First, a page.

By Kamakshi Dadhwal
SeaWorld recently petitioned the California Coastal Commission to fund the building of its new BlueWorld project: a 1.5-acre interactive facility for orcas. On Thursday, Oct. 8, the commission agreed to fund the project with an amendment that bans SeaWorld from practicing “captive breeding, artificial insemination, and the sale, trade or transfer of any animal in captivity.” Although this development seems fantastic on the surface to most animal rights supporters, an in-depth analysis of what this decision means for the dwindling killer whale species is likely to change many opinions. As other details of the amendment emerge, it is evident that it will neither ensure a better treatment of orcas nor mark the end of SeaWorld Entertainment. It is a bad move on the Coastal Commission’s part that will do more harm than good for orcas.
Since the release of exposee documentary Blackfish in 2013, SeaWorld has faced immense criticism based on the shocking accounts revealed. Although the film’s claims are unproven, SeaWorld’s treatment is possibly a major cause of aggression in captive-bred orcas. This may be why they ultimately attack trainers, as it was observed in the brutal death of Dawn Brancheau in 2010. The documentary incited an uproar to boycott SeaWorld amongst animal rights activists, and has caused an 84% drop in SeaWorld’s profits, as of 2015. It seems obvious that the $100 million dollar BlueWorld project is SeaWorld’s attempt to salvage itself. They are trying to make things right as they should.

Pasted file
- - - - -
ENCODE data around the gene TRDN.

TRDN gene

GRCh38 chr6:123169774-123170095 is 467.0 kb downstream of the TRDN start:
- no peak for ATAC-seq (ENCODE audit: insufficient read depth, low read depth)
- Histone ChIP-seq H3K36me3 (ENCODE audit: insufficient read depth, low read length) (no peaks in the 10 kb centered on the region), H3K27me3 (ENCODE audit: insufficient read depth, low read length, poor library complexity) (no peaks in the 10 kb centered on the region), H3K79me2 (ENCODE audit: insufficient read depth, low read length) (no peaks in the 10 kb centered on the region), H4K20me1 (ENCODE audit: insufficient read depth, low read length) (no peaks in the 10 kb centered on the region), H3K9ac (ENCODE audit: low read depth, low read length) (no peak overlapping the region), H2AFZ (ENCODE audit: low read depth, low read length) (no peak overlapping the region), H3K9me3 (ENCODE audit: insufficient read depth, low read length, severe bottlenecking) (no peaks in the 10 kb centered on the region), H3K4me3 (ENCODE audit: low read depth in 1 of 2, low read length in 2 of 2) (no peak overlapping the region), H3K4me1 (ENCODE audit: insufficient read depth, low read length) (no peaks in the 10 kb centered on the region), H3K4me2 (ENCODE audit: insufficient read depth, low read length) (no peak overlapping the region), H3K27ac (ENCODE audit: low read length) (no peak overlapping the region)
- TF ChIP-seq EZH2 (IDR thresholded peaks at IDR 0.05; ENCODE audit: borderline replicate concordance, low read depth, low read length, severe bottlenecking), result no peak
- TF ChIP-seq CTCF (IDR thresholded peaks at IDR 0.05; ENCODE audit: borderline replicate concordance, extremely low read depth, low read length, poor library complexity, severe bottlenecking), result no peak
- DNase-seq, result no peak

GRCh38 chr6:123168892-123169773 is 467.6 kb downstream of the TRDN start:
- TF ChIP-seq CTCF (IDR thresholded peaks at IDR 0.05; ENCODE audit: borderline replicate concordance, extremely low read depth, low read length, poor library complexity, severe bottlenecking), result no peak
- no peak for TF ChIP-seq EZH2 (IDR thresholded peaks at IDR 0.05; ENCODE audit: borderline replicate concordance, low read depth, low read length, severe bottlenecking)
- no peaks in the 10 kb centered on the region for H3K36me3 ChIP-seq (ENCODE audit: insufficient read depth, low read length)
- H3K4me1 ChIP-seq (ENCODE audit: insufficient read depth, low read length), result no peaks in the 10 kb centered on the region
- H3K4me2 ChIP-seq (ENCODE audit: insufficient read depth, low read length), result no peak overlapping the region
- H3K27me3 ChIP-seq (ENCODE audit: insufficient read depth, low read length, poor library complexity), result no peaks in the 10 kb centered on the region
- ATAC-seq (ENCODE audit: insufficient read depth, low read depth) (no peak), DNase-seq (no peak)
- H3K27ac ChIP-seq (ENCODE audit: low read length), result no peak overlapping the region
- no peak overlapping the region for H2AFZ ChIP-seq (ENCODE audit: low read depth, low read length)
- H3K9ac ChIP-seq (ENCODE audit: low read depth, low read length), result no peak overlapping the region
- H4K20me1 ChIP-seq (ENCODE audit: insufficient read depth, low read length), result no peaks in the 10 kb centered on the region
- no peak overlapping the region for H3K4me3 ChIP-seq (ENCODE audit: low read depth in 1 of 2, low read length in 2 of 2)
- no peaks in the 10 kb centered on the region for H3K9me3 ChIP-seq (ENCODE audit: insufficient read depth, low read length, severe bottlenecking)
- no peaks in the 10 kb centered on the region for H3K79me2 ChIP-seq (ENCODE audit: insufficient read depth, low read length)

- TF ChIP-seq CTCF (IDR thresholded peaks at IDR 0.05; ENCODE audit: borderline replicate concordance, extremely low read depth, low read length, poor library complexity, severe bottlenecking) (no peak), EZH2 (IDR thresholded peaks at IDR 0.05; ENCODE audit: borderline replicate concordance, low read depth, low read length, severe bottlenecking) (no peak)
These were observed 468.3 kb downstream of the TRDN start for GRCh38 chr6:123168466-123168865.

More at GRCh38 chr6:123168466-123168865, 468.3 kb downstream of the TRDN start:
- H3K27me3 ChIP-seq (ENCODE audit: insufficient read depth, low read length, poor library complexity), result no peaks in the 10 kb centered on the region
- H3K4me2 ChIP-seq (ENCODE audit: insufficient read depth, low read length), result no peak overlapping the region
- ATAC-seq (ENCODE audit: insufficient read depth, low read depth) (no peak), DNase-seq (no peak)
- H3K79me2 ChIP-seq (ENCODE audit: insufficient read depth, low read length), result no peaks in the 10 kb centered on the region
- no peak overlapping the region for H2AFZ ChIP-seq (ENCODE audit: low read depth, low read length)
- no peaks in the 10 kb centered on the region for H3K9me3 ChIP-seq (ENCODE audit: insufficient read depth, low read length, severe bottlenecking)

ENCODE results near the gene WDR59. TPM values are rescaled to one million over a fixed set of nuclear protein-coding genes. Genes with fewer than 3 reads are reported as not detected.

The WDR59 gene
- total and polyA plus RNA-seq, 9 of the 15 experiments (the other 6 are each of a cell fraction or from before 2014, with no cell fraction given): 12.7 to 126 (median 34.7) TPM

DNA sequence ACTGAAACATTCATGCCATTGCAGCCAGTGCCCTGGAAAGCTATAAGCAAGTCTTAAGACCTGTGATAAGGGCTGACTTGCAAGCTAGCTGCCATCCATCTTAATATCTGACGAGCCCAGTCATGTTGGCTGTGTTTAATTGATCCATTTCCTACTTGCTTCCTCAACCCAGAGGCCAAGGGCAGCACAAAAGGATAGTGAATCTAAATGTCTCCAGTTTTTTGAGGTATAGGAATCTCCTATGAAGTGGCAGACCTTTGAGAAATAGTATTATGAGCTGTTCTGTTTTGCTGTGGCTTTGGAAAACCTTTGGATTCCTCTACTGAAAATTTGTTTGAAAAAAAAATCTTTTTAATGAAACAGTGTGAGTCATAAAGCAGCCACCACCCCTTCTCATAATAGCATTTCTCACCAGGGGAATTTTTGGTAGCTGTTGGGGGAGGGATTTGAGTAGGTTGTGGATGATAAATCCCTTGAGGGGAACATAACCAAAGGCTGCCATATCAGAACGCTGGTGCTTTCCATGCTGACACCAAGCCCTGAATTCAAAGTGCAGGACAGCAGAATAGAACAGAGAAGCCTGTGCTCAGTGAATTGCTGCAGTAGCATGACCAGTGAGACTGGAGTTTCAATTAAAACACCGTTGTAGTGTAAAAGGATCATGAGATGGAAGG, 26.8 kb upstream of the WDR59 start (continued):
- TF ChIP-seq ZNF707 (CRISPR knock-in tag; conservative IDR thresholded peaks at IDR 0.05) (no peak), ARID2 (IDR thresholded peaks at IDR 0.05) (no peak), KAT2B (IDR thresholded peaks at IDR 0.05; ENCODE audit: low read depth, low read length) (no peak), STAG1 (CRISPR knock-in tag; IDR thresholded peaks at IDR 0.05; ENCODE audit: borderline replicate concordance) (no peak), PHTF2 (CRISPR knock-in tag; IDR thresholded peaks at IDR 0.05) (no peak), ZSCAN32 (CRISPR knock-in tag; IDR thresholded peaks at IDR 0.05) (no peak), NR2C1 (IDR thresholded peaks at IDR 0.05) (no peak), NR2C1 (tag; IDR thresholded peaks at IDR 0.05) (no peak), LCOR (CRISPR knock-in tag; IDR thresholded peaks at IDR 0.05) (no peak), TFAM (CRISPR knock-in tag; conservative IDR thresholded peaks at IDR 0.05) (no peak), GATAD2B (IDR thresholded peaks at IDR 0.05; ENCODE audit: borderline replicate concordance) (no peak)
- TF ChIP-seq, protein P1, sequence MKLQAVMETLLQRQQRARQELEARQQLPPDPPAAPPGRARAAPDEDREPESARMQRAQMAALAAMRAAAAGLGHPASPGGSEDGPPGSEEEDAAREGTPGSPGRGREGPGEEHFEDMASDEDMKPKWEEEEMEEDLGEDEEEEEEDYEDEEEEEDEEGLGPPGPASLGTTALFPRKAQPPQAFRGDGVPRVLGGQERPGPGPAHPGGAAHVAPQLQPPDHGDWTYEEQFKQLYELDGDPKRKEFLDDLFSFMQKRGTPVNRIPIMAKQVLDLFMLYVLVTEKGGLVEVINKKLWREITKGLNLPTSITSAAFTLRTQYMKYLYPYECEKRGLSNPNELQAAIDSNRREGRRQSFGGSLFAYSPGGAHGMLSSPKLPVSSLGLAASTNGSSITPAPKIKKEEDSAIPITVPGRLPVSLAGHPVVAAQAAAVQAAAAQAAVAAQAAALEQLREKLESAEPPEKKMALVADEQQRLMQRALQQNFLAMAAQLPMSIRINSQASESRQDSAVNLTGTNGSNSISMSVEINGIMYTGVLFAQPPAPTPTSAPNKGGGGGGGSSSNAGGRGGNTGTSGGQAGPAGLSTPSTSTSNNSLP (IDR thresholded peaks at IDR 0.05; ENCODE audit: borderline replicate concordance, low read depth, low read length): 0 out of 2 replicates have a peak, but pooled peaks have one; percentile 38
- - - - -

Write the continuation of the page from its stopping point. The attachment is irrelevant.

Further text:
The Coastal Commission claims that while the idea of a bigger habitat for the giant sea predator is worth funding, the amendment will ensure the proper treatment of orcas in it. According to the commission’s authorities, the amendment will eliminate further harm to human trainers, at least for reasons that were portrayed in Blackfish. Unfortunately, the commission’s gauge on the situation is the complete opposite of what is bound to happen. Firstly, banning breeding in San Diego alone is not going to have much impact on the way training and breeding programs work at SeaWorld’s sites in Orlando and San Antonio. Moreover, the inability to breed in San Diego, combined with the inability to ship orcas in from the other two SeaWorld locations, will cause a bigger problem.
In order to maintain the number of orcas that BlueWorld plans, the commission has decided to let SeaWorld capture orcas from the ocean on a federal permit. So basically, instead of preserving the magnificent creatures that have been on the U.S. List of Endangered Species since 2005, the commission is indirectly forcing the incarceration of orcas from the wild. The inevitable increase in the number of captives for “educational,” but mostly commercial, use is the worst possible scenario for the aquatic beauties.
Now, to make SeaWorld’s case, there’s nothing wrong with wanting to recover from a bad reputation. Any organization working with mammals as intellectually complicated as orcas should be given a chance to change its approach in order to improve. Furthermore, everyone ought to understand the value of multiplication for endangered species. According to its official website, BlueWorld will be “50 feet in depth and will enhance dynamic opportunities for play, including a “fast water current” that allows whales to swim across moving water,” for them to experience the ocean. If SeaWorld is committing to rectifying the aggression problem associated with captive whales while playing a huge role in increasing their populations, then it is an honorable act on their part. Their plan is simple: provide an illusion of the ocean for the whales to feel a part of their natural habitat, while preserving their populations.
BlueWorld, as well as the petition that comes along with it, will do more harm than good.